View Part 2 - Brexit: Currency Issues and Inflation

View Part 3 - Brexit: Outlook for the EU and Impact on the U.S.

View Part 4 - Brexit: U.S. Opportunity in the U.K.

View Part 5 - Brexit: The Impact on Mergers & Acquisitions 

View Part 6 - Brexit: What the U.K.’s Exit Might Look Like

View Part 7 - Brexit’s Potential Impact on Corporate Passporting and the Banking Industry

Copyright © 2022 Womble Bond Dickinson (US) LLP All Rights Reserved.National Law Review, Volume VI, Number 308

About this Author

Theodore Claypoole, Intellectual Property Attorney, Womble Carlyle, private sector lawyer, data breach legal counsel, software development law
Senior Partner

As a Partner of the Firm’s Intellectual Property Practice Group, Ted leads the firm’s IP Transaction Team, as well as data breach incident response teams in the public and private sectors. Ted addressed information security risk management, and cross-border data transfer issue, including those involving the European Union and the Data Protection Safe Harbor. He also negotiates and prepares business process outsourcing, distribution, branding, software development, hosted application and electronic commerce agreements for all types of companies.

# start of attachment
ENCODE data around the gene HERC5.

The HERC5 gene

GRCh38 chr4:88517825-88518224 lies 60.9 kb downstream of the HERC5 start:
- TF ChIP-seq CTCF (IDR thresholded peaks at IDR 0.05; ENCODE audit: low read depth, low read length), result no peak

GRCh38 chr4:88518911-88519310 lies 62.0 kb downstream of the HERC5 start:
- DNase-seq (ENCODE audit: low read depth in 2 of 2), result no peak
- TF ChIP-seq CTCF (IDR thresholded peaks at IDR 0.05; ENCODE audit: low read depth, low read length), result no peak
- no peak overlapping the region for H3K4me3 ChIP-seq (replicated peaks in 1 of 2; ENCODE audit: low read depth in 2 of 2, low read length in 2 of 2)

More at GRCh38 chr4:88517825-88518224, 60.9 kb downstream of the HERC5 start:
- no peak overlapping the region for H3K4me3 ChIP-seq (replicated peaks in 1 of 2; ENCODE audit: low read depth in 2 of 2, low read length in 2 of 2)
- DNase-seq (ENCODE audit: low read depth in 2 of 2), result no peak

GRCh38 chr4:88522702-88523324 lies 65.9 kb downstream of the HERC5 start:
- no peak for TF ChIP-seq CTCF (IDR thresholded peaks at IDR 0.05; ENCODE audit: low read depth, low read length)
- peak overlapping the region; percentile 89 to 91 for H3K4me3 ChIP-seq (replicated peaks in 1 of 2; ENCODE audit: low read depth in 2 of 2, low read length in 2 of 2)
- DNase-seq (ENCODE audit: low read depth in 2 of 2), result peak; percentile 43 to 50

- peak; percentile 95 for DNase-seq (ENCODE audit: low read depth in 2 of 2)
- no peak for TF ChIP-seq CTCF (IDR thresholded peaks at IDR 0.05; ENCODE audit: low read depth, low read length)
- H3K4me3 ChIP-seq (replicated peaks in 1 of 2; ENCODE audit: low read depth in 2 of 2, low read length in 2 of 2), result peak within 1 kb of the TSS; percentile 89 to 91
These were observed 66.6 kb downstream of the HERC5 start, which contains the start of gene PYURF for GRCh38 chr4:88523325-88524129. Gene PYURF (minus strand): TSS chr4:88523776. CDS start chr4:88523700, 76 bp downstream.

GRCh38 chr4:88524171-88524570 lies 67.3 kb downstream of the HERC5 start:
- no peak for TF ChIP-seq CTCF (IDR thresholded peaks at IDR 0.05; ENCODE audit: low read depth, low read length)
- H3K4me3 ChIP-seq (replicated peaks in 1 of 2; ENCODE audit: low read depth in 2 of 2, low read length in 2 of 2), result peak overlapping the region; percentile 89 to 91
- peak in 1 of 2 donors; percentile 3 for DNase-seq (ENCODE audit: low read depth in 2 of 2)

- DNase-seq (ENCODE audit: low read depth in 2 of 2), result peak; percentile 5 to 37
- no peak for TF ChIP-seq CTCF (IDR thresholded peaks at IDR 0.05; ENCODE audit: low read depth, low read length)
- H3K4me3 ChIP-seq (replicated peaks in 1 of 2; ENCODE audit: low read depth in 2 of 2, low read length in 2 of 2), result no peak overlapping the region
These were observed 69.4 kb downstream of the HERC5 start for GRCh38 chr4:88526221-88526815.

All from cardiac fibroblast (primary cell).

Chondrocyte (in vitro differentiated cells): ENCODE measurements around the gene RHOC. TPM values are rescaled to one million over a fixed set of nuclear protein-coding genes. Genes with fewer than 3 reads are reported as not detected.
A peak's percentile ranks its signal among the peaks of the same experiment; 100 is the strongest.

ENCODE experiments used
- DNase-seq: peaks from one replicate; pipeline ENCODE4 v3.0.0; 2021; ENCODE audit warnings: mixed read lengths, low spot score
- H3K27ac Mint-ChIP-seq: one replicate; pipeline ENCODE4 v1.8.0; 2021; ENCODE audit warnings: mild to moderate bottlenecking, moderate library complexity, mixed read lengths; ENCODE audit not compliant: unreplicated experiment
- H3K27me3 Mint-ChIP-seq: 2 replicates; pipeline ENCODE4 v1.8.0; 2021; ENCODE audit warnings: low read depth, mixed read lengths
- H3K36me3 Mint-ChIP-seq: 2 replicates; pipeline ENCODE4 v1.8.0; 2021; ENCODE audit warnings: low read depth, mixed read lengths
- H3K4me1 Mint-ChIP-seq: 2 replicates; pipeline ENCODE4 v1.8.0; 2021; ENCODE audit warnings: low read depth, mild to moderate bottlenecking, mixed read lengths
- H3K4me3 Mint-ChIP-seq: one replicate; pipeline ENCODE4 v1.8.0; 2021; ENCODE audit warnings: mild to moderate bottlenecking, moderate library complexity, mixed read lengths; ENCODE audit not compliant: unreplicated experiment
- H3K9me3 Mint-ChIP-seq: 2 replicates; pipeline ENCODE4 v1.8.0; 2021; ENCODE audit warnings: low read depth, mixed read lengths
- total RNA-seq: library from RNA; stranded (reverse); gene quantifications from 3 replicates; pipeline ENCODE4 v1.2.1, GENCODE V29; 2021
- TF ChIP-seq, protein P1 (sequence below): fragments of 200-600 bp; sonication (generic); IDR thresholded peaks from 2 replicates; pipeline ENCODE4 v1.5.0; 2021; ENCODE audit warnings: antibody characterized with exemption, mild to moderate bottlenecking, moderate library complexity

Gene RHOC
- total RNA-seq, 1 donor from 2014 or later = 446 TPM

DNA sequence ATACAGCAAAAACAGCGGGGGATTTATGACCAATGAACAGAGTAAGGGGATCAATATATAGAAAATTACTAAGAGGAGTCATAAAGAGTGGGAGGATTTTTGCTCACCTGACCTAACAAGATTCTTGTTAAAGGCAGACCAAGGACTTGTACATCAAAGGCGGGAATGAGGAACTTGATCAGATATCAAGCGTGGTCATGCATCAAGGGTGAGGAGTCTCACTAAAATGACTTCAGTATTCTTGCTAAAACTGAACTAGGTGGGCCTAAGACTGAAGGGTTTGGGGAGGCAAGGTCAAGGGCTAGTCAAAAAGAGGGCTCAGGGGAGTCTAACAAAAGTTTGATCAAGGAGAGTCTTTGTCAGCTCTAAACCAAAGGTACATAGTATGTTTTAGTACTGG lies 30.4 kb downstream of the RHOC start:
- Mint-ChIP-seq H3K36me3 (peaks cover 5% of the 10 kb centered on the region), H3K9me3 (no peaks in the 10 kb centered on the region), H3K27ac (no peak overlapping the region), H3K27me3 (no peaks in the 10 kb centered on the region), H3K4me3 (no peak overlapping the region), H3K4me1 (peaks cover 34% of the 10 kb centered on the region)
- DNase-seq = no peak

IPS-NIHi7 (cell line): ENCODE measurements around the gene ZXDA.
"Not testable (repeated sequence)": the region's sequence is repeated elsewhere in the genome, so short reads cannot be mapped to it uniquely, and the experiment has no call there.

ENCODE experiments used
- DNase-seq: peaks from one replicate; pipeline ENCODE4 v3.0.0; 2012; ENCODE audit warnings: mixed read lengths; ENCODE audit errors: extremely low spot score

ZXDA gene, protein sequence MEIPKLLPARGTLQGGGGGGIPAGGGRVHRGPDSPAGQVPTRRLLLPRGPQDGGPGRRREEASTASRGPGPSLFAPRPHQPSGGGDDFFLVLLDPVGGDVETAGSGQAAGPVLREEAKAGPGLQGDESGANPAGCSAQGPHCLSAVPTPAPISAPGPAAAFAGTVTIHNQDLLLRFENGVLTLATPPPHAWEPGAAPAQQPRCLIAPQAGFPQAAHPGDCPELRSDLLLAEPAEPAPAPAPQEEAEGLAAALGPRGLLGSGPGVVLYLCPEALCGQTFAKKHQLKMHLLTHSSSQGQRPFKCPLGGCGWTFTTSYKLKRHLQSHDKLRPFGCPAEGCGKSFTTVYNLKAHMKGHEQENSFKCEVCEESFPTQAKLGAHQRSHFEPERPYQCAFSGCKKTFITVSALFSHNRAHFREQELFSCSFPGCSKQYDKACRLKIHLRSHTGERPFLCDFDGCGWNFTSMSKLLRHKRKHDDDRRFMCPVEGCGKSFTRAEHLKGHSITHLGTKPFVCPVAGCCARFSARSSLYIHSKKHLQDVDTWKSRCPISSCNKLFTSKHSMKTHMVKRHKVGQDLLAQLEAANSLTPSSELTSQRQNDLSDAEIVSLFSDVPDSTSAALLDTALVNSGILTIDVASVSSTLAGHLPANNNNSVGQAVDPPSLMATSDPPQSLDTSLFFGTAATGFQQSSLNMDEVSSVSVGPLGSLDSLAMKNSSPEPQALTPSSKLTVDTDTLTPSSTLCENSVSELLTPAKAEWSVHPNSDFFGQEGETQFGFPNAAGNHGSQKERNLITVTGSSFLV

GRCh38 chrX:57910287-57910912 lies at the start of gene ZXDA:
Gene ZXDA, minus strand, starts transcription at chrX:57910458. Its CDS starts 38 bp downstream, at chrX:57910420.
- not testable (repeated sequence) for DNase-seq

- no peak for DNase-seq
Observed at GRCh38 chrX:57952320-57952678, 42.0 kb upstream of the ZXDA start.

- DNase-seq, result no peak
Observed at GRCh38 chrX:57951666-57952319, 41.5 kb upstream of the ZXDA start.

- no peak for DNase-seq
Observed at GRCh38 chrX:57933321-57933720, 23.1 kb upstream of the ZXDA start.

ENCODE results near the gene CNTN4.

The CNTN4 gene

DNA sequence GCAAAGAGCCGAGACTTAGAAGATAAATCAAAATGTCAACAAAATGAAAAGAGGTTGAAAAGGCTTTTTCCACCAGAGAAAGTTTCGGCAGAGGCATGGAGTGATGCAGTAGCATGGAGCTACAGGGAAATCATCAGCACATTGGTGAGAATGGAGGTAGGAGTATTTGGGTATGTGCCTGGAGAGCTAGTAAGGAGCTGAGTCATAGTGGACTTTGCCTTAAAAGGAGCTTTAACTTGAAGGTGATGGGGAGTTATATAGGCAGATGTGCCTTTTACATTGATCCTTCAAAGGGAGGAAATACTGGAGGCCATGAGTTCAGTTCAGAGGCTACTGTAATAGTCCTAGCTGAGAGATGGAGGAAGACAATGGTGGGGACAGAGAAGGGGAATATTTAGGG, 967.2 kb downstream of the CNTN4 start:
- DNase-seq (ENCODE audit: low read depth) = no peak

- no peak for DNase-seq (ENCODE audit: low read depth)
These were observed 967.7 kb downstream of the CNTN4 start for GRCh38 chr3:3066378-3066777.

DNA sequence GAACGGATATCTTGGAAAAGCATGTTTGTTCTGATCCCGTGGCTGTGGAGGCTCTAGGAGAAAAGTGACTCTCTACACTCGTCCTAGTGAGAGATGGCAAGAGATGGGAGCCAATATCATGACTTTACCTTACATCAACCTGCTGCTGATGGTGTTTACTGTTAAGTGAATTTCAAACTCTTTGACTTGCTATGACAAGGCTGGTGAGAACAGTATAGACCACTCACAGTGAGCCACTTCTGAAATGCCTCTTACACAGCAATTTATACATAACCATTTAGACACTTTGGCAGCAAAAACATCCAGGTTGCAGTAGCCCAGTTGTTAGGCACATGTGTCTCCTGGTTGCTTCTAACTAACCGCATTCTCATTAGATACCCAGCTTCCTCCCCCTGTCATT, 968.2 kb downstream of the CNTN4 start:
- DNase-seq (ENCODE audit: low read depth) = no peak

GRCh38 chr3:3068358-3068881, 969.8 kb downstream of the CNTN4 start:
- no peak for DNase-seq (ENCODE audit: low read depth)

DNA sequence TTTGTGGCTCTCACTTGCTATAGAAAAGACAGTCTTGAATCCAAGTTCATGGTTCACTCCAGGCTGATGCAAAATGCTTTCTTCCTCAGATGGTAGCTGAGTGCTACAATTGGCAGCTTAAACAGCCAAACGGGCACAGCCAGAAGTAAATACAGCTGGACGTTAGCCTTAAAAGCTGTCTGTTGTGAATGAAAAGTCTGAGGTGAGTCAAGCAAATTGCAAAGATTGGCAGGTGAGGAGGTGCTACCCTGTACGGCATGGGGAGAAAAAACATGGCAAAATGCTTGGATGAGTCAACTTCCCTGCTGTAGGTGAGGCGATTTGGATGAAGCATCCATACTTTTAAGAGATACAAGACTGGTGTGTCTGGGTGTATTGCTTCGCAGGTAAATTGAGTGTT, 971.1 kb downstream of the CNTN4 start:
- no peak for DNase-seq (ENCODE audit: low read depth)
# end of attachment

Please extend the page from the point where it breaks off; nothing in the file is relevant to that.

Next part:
Jeffrey S. Hay, Corporate lawyer, Womble Carlyle, Law Firm

Jeffrey Hay serves as a member of the Firm’s Management Committee, is the Office Managing Partner of the Charlotte Office and is the Leader of the Firm’s Global Business Group.  He also serves on the leadership group for the Bond Dickinson-Womble Alliance. 

Jeff Hay has represented corporate clients, private equity groups and venture capital funds for more than 30 years. He has extensive experience in representing middle market, emerging growth and technology companies in private equity and venture capital financings, mergers and acquisitions,...